‘Radical Change’ On Child Poverty
New targets on tackling child poverty in Wales have been set by the assembly government which, it says, demand a “radical rethink of policy”.
Minister Huw Lewis said the change was needed to reach Labour’s aim of wiping out Welsh child poverty by 2020.
Milestones for 2010 have been laid down in areas such as teenage pregnancy, health and school achievement.
Child poverty has fallen by a fifth in Wales since 1999, but over a quarter of families are still on low incomes.
Last July social policy charity the Joseph Rowntree Foundation reported that the number of children in poor Welsh households dropped from 34% to 27% in the six years to 2005.
The assembly government published its strategy on child strategy in 2005, which led to another charity, Save the Children, to call for clear targets, a timetable, and the funding to carry it out.
The assembly government described its latest targets as “ambitious,” and said they would “guide work and measure success”.
One aim is to halve the number of children in poverty by 2010.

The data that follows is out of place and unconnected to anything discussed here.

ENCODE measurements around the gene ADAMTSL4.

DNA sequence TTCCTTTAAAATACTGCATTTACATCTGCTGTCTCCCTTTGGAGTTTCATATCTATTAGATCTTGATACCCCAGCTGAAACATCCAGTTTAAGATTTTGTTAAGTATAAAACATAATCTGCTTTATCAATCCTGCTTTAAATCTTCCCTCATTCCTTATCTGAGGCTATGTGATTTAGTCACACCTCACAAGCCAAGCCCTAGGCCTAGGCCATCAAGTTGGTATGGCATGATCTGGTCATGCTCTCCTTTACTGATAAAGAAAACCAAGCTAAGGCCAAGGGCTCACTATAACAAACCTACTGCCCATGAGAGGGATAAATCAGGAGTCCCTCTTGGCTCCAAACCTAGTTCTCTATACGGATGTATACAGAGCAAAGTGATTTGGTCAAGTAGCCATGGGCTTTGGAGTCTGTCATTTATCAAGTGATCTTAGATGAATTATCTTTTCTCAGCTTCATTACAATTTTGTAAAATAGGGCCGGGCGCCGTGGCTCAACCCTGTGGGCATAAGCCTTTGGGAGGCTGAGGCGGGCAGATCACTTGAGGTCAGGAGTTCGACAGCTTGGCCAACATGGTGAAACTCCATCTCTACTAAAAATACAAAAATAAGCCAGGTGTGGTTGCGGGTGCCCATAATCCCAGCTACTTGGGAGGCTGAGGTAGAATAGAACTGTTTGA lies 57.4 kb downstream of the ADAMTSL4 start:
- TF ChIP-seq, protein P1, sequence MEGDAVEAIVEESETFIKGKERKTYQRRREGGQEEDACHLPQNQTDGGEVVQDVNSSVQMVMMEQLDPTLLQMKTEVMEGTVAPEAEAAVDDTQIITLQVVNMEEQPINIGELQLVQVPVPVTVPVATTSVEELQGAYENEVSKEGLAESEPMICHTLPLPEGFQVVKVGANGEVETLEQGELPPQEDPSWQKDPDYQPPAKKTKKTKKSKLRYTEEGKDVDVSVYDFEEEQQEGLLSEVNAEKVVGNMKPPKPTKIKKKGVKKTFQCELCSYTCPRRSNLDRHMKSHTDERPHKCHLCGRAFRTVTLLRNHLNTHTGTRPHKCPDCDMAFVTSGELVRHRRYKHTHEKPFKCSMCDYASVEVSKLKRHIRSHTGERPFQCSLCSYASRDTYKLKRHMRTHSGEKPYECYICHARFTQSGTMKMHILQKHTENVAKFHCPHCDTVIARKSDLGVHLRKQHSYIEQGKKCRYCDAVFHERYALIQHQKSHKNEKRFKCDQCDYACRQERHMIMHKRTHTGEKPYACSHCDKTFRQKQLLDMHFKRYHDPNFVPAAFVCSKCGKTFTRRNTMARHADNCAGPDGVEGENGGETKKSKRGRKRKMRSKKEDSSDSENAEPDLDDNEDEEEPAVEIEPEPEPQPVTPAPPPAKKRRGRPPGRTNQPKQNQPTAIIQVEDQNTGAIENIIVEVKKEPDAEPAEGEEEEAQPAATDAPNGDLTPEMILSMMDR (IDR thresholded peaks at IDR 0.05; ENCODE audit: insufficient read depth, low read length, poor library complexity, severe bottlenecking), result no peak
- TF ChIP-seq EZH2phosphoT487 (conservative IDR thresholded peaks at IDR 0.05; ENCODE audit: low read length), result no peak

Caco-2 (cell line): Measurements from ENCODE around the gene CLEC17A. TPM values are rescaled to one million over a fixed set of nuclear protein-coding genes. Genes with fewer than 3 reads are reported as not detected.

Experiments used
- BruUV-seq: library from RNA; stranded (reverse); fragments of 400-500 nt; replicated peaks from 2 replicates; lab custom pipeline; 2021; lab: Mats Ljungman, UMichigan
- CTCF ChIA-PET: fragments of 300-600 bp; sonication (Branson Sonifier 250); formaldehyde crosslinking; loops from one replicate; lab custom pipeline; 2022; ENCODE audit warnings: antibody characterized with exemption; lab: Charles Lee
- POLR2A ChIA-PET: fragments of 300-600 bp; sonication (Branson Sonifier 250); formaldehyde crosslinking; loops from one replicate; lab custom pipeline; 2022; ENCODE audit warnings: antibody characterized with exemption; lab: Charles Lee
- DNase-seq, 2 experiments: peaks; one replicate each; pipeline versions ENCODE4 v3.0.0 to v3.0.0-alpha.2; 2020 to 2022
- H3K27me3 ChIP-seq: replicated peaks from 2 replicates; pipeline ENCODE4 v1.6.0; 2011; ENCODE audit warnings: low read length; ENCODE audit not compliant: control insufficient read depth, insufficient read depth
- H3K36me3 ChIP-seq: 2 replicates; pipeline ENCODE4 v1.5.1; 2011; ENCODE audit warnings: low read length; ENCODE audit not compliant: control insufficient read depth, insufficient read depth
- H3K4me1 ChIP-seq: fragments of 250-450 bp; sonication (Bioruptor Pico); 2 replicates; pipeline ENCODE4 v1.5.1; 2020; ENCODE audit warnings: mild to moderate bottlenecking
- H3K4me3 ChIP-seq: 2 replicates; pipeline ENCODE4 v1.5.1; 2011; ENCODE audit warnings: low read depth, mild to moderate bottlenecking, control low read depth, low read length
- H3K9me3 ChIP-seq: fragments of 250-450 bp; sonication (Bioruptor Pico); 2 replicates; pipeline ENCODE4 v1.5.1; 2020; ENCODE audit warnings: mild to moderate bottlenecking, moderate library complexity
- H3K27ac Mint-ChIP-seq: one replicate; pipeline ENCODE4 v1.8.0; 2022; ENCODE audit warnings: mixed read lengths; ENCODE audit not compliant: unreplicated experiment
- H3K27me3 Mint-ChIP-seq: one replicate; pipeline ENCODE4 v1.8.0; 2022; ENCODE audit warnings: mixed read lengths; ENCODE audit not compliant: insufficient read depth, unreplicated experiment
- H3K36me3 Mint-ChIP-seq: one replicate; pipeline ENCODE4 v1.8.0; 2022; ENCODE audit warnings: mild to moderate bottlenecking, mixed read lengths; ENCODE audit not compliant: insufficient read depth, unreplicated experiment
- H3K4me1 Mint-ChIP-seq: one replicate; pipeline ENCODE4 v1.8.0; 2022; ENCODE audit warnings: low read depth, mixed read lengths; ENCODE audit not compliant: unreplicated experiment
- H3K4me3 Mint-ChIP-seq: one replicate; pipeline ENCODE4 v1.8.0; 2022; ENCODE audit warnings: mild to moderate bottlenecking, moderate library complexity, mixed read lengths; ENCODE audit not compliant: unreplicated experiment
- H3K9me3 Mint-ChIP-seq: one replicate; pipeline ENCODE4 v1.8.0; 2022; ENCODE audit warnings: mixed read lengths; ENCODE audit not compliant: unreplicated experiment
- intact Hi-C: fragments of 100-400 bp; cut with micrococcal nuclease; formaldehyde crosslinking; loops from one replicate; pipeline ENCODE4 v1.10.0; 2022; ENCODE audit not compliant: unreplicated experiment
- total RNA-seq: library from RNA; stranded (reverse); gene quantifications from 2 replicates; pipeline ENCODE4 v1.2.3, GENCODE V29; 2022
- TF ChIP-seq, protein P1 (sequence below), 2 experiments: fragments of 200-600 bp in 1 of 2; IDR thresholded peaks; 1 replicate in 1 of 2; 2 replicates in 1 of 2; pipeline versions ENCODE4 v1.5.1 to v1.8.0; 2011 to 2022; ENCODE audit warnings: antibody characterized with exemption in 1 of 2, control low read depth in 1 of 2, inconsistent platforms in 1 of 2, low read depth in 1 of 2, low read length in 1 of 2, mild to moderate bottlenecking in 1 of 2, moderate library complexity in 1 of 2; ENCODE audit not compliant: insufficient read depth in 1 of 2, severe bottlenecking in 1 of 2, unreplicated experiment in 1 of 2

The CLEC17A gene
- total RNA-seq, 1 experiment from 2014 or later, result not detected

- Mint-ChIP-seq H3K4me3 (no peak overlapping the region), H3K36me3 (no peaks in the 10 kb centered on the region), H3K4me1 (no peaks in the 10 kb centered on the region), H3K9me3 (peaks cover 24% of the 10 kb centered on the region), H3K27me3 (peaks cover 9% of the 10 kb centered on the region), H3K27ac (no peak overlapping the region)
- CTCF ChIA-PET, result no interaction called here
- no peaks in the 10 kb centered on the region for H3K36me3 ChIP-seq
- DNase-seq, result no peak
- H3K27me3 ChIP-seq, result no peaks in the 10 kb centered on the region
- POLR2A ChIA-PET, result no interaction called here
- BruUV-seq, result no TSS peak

“Nothing can be more important than eradicating child poverty,” said Mr Lewis, the AM for Merthyr Tydfil and Rhymney.
“It is central to all of the Welsh Assembly Government’s priorities and impacts on every portfolio.
“Although we have made good progress and seen a 21% reduction since 1999, it is clear that to achieve our 2020 goal we need a radical rethink of policy across the assembly government.”
Mr Lewis said First Minister Rhodri Morgan and his Cabinet supported “this ambitious range of milestones and targets”.
He said the targets could change “depending on their usefulness,” but added that “our overall aim – equal chances and an end to poverty for all children by 2020 – will remain as one of the most important goals we have ever set”.
The next step could see ministers in Cardiff Bay asking for new powers under the Government of Wales Act to force bodies which receive state funding to indicate how they can help to solve the problem.
The setting of new milestones was welcomed by Sara Reid, the deputy children’s commissioner for Wales, as a way of speeding the process.
A family are considered to be officially poor if they are living on less than 60% of Britain’s median (average) level of household income.
The UK government also pledged in 1999 that it wanted to eradicate child poverty by 2020.
However, it emerged last March that Tony Blair’s government had missed its first target.
Official figures showed the number of children in poverty had dropped by 700,000 since 1999, falling short by 300,000.
Ministers said the government remained committed to wiping out poverty within a generation, but opposition MPs were critical.